BIRMINGHAM, Ala. (CN) - Drummond Co.'s coal-distilling ovens transformed the "pristine communities" of North Birmingham and Tarrant into "cesspools of industrial waste," according to seven Alabama residents allegedly suffering from blood and respiratory diseases.
The residents claim that the largely white defendants from the Alabama-based coal company are committing environmental injustice that perpetuates "in spirit" the "hardships and abuses" endured by slaves on a former plantation in the area.
Drummond's coke ovens, in which coal is distilled into coke used as fuel or in smelters, releases toxic plumes containing PCBs, volatile organic compounds and heavy metals, including arsenic and beryllium, into their communities, the lawsuit states.
The plant in Northern Birmingham affects at least 18 schools and 48 churches, the suit claims, while the one in Tarrant impacts six recreational facilities and parks, along with five schools and 13 churches.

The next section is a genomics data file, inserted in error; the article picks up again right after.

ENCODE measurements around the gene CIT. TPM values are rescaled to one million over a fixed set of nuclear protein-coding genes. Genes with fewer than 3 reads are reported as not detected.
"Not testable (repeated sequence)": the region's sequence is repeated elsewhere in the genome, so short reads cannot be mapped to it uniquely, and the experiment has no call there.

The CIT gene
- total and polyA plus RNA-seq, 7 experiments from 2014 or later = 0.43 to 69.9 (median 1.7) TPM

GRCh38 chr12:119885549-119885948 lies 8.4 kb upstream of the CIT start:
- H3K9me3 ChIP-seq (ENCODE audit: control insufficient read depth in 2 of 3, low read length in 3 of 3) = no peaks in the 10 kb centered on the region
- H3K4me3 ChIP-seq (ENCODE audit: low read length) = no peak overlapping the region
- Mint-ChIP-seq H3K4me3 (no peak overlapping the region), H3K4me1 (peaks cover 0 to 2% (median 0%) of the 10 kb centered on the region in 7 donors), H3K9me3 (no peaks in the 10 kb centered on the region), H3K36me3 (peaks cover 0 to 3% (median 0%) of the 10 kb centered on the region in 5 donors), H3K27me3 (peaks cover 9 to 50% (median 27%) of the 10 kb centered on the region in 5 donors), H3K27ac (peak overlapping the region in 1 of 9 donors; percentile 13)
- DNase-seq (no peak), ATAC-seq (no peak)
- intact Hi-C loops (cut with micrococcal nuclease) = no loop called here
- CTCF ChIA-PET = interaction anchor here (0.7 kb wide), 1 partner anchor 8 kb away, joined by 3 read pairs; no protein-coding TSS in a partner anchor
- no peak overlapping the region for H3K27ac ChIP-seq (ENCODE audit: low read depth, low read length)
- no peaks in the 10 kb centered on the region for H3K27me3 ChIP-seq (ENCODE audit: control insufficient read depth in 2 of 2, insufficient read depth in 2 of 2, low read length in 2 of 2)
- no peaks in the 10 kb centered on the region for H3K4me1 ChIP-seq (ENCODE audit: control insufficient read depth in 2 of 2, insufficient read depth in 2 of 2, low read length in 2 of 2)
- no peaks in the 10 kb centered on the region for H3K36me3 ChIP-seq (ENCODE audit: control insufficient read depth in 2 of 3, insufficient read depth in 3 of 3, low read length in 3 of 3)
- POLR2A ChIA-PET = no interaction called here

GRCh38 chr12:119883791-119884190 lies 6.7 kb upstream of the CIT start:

The seven plaintiffs, described as having cancers and blood and respiratory diseases, claim that Drummond violated at least 21 state and federal laws by releasing the toxins, failing to test for and warn about them, and fraudulently concealing their extent.
The company also failed to take reasonable measures to protect the public, and clean up or mitigate the pollution, the plaintiffs add.
Represented by Christina Wall and three co-attorneys from the Environmental Litigation Group, the residents seek a jury trial to get Drummond to stop the releases, investigate the extent of the contamination and assess remediation.
They also demand actual and punitive damages.
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